After becoming owner of a Yamaha-Garmin combination, NMEA 2000 connected, I started wondering if all the available information on the Garmin is reliable and useful.
So one day with calm sea and blue skies I decided to investigate fuel economy readings on the Garmin. The boat is a Finnmaster 5300 Br with a Yamaha 100 and a Garmin GPSMAP 526s.
The purpose of the trip was to find out:
- Are fuel related readings reliable?
- How do I optimize fuel economy?
To find out if fuel readings are reliable, I tested if the reported fuel consumption matches the actual consumption (measured at the pump). To make sure I got the actual consumption as correct as possible, first step was to fill the tank to a well-known level.
To document the filling, I took a picture of fuel level both before and after the test (click any picture to see full size version). Before sailing, the Garmin GPSMAP 526s trip was reset. The trip data includes fuel consumption, which is what is what I need for this test.
Next step was sailing, which also included taking some screenshots for later analysis.
The trip started and ended in Rungsted. The trip was non-stop, except for a lunch-break.
After completing the trip, I took a screenshot of the trip data. The trip distance was 74 nautical miles, and the fuel consumption according to the Garmin was 49.2 liter.
Next stop was the gas station, where the tank was filled to the same level as before. You can compare the pictures of both fuel levels. I estimate that fuel levels has a vertical difference of no more than 3 cm, which equals 0.02 liter or 0.04%.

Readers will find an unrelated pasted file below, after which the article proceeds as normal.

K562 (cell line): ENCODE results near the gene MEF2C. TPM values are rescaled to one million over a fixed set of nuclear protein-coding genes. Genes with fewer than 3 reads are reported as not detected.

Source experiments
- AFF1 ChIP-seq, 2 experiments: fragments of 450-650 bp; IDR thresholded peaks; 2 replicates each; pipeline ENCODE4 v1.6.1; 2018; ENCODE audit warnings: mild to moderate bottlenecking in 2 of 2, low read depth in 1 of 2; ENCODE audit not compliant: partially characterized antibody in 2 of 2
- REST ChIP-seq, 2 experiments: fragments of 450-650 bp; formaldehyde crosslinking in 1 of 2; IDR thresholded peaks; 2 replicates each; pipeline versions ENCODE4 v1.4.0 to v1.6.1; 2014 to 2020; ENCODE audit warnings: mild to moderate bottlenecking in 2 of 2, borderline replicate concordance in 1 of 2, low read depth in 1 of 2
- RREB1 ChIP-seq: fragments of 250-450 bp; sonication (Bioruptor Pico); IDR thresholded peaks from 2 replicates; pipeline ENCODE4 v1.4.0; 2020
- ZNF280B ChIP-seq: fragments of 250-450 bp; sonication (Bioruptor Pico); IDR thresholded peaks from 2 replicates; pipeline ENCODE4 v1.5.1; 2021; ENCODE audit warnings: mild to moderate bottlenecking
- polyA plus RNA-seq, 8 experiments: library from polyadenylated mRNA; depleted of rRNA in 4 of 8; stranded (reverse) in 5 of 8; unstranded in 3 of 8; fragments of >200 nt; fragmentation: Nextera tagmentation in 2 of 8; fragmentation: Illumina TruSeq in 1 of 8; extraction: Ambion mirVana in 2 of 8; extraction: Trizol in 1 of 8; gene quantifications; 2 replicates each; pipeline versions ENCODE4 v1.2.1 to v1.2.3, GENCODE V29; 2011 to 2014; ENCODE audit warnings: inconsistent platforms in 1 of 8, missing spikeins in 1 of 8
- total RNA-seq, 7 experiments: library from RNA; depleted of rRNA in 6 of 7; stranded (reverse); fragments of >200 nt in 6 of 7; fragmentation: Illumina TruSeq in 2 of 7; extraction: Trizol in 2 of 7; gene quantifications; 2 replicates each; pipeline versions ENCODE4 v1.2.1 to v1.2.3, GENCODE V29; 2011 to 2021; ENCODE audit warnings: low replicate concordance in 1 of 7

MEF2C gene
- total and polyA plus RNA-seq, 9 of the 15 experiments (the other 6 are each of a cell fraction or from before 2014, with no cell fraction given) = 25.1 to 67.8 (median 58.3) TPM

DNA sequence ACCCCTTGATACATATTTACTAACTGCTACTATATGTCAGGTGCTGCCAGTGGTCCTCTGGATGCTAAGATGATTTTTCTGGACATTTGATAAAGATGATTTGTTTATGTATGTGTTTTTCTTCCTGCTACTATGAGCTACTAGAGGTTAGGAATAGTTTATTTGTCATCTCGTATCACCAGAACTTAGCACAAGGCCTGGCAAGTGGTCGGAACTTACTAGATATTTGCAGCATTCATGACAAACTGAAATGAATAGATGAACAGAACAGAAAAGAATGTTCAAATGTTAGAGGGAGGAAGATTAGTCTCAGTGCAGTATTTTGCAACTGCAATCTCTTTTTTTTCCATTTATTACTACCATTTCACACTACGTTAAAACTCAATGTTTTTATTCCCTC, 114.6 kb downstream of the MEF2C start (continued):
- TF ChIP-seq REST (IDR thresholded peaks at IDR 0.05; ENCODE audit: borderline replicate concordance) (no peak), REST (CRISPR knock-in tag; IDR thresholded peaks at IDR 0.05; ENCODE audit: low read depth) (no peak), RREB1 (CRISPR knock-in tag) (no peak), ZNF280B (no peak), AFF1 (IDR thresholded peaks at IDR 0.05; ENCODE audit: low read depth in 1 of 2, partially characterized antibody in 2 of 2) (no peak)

The pump indicated 44.76 liter. The conclusion is that the Garmin deviates from the actual consumption with +9.9%
The first thing to note is that Garmin reports the fuel consumption higher than actual, which means that is will never report remaining fuel, when the tank is actually empty. This is a safe approach which is certainly better than the opposite. This deviation might be “by design”, like speedometers in cars usually indicate the speed to high. Or it might derive from inaccuracy in the measurement, precision on flow reporting from the engine. Anyways, a deviation on total fuel consumption below 10% is OK for me.
The second part of purpose was to find out if this can used for practical purposes, like saving fuel. Readouts were logged at different RPMs, after fuel flow and speed stabilized. This produced data for plotting speed and fuel economy versus RPM.
The red graph shows speed in knots, scale on the right. The blue graph is fuel economy in liter per nautical mile, scale on the left. The “step” on the red graph represents the threshold to planning. The boat is fully planning at approximately 20 knots. The really useful information is the optimal fuel economy RPM/speed, the minimum value on the blue graph.. The optimal fuel economy is just below 4.000 RPM, which results in 0.6 liter/nm at 22 knots.
“Taking it easy” at 7-8 knots results in twice the fuel consumption. Even though the fuel economy is displayed in real time on the Garmin, this graph stills adds some understanding, which is hard to get while in action on the water.
Most sailing was at around 4.000 RPM, only interrupted by some harbour manoeuvering and the tests described above. The readout on the Garmin was 0.6 l/nm most of the time. The overall actual trip economy is 44.76 liter / 74 nm = 0.605 liter/nm, which matches the readout.
Comments on method, results and conclusion:
- The comparison of indicated and actual fuel consumption does not uncover possible RPM dependent deviations, as only totals are compared.
- The precision of the gas pump is unknown
- Engine trim angle was in the middle position
- There might be another optimal (economy) speed in the idle range
- The boat was loaded with 2 persons (~ 160 kg)
- The engine/propeller installation is original from yard, 21″ pitch alu propeller
- The hull is not painted below the waterline
- The Garmin GPSMAP 526s firmware version is 4.20
- Engine firmware is 11006D9-03_ENG_D18_P00
- The total engine hours were 40
Less informative pictures from the test: